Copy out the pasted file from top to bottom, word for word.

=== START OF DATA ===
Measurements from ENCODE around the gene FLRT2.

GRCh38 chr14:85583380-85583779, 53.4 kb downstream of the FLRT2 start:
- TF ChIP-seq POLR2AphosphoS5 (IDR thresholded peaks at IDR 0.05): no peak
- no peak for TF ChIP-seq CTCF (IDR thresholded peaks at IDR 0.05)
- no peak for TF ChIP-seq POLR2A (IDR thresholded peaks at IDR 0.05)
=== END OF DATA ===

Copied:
Measurements from ENCODE around the gene FLRT2.

GRCh38 chr14:85583380-85583779, 53.4 kb downstream of the FLRT2 start:
- TF ChIP-seq POLR2AphosphoS5 (IDR thresholded peaks at IDR 0.05): no peak
- no peak for TF ChIP-seq CTCF (IDR thresholded peaks at IDR 0.05)
- no peak for TF ChIP-seq POLR2A (IDR thresholded peaks at IDR 0.05)